It took some doing, but he managed to coax his tongue to breach his lips. He tried to wet them, but the inside of his mouth was as dry and furry as wool. His face felt odd and he didn't think he could move his head even if the pain hadn't been severe. Tentatively he tried to raise his right hand.
"No, no, just lie still. You have an IV in this arm."
He struggled valiantly and finally managed to pry his eyes open to slits. His lashes, forming a screen across his field of vision, were magnified. He could almost count them individually. Finally they lifted a trifle more. An image wavered in front of him like a hovering angel. A white uniform. A woman. A cap. A nurse?
"Hello. How do you feel?" Stupid question, lady.
"Where . . ." He didn't recognize the croaking sound as his own voice.
"You're in a military hospital in West Germany."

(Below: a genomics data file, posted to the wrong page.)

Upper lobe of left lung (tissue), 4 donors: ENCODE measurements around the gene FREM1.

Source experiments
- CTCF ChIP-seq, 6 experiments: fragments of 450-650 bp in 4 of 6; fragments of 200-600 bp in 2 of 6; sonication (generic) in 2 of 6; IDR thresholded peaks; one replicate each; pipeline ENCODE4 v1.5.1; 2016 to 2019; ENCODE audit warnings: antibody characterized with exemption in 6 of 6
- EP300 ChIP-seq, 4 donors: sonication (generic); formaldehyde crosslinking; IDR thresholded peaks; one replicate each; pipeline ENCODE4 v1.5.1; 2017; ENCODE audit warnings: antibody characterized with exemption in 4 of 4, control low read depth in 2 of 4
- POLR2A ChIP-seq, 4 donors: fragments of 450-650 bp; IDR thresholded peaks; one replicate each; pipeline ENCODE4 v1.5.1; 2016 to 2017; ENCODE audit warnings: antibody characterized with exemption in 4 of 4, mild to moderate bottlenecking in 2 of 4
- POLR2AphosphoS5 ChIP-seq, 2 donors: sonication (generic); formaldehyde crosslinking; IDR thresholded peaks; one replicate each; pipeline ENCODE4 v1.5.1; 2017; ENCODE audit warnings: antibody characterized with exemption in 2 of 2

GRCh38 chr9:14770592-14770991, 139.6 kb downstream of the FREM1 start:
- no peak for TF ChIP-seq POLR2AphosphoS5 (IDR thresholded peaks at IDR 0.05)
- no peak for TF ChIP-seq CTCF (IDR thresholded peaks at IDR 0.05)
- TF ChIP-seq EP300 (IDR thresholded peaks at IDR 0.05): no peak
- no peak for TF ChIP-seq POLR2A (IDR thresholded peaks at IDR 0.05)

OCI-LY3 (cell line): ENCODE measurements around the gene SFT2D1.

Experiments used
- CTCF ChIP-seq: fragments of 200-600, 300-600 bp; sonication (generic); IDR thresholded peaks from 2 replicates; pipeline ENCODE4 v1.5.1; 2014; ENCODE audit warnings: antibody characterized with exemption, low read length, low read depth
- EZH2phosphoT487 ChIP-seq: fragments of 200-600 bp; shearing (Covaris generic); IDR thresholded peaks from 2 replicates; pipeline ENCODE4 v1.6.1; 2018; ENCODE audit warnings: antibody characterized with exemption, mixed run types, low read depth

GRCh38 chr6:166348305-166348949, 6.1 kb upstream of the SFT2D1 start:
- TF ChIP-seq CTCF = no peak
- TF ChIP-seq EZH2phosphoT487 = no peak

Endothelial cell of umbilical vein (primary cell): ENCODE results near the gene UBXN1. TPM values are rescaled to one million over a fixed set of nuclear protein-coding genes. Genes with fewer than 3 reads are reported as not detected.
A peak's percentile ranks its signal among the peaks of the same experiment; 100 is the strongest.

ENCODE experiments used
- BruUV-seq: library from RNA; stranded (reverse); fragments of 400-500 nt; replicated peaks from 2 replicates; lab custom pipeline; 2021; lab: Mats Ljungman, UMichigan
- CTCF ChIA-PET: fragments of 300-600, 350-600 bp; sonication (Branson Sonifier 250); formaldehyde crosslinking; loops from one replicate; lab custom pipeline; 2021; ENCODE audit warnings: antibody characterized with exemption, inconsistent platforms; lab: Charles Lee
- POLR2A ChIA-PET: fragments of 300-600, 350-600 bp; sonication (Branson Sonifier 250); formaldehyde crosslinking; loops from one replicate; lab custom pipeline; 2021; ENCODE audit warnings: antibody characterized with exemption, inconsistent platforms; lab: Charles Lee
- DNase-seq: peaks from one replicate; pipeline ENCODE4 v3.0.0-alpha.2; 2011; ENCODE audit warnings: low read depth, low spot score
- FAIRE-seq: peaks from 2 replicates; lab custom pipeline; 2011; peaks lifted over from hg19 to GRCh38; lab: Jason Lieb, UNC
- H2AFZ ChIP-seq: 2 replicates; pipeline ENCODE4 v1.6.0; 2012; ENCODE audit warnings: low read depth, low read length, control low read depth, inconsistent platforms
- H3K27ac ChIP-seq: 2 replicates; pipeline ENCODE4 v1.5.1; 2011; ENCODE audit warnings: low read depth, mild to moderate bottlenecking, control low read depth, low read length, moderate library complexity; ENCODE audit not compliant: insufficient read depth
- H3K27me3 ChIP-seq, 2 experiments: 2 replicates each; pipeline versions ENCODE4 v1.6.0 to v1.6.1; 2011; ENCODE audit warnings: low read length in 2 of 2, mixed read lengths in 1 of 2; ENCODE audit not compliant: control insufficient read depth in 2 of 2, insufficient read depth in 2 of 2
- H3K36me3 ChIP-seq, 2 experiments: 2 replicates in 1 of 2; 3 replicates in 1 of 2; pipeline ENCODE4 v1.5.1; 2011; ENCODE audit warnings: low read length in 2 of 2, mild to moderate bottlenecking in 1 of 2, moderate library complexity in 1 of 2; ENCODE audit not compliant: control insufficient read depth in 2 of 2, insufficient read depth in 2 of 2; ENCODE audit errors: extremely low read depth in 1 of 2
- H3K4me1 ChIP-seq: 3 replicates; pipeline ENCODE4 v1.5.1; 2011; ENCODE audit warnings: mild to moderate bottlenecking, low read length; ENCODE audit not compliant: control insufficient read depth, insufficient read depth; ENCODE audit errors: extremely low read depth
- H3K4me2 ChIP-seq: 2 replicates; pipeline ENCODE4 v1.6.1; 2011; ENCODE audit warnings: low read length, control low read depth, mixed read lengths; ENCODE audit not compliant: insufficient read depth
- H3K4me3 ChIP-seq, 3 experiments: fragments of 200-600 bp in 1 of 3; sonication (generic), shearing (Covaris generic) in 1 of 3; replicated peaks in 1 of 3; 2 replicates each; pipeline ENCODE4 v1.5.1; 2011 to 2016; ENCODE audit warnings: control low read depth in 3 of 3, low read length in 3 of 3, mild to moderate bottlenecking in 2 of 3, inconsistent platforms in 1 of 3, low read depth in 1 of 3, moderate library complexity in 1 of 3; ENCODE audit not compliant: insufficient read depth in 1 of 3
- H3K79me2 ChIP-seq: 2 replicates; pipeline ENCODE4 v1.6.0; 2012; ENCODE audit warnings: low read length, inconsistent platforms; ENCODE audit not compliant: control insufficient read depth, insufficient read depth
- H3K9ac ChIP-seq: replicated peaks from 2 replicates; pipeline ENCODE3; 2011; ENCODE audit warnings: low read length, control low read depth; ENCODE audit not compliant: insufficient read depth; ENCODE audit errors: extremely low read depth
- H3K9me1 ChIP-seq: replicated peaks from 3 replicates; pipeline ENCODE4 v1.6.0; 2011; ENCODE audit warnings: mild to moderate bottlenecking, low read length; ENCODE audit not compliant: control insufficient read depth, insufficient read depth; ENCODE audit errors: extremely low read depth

West Germany? West Germany? He must have been drunker than he thought last night. This was a helluva dream.
"We've been worried about you. You've been in a coma for three weeks."
A coma? For three weeks? Impossible. Last night he'd gone out with that colonel's daughter and they'd hit every night spot in Cairo. Why the hell was this dream angel telling him he'd been in a coma in where? . . . West Germany?
He tried to take in more of his surroundings. The room looked strange. His vision was blurred. Something --
"Don't become distressed if your vision is fuzzy. Your left eye is bandaged," the nurse said kindly. "Lie still now while I go get the doctor. He'll want to know that you're awake."